Back from the Deep South
The south of England was warmer than the north, and considerably warmer than Scotland, and we didn’t suffer too much rain – just a persistent strongish wind. We returned a week ago (7th August) but since then I’ve had to spend time caring for my somewhat disabled companion – who despite pain and limited mobility enjoyed the week’s sightseeing – finally taking her home to Edinburgh on Tuesday 11th. Since my return on Wednesday 12th I’ve been catching up with e-mails, editing demands, the playwriting course, laundry, shopping…
Among the 102 usable photographs I took during our tour of the south we had several of the visit to Stonehenge. In this photo, of me and the stone circle, a friend – now an acquaintance – asked which of the two monuments was the more ancient. Huh.
We also spent time in Salisbury Cathedral and took the chance to see the best-preserved and clearest of the four surviving copies of the Magna Carta. Understandably, visitors are not allowed to photograph the Magna Carta (camera flash isn’t good for 800-year-old ink on parchment) but the cathedral itself is highly photogenic – tallest spire in England…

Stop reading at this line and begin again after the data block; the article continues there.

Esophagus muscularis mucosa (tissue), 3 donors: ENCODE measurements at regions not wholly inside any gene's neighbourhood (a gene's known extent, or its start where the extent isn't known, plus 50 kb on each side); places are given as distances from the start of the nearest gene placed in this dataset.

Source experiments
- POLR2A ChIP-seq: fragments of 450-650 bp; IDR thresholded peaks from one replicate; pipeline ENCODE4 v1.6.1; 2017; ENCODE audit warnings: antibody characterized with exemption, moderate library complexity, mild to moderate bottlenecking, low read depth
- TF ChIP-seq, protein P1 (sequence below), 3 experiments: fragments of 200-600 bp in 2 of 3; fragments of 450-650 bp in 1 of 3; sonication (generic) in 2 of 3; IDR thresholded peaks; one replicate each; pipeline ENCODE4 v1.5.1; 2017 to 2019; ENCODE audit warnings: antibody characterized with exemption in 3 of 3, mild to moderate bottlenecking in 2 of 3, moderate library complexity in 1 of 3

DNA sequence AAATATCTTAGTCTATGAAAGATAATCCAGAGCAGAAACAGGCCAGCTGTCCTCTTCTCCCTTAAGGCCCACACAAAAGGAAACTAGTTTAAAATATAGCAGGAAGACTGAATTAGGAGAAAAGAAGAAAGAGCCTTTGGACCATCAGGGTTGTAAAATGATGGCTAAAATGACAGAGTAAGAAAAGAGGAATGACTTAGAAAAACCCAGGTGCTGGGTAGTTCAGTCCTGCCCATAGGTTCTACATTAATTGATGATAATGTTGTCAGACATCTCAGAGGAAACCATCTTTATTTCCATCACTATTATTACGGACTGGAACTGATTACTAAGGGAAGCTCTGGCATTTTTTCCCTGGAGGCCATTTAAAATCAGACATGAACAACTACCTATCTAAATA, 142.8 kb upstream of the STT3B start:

… and a wonderful Early English interior…
Needless to say, we spent some time in the New Forest itself,
and photographed some of the wildlife, including a selection of the famous New Forest ponies:
A visit to the Isle of Purbeck (actually a peninsula protruding into the English Channel from Dorset, west of Bournemouth) included an hour or so spent exploring the spectacular ruin of Corfe Castle:
And on the penultimate day of our vacation we went over to Waterlooville, north of Portsmouth, to visit Butser Ancient Farm, with its reconstructed Neolithic and Iron Age dwellings (all informed by the latest archaeological research);
I’ll spare my readers the other 95 photos.
Well, back to the grind now. A play to revise, short stories to prepare for competition entries and magazine submissions, novel to continue… I’ll try to post another blog in a week or so.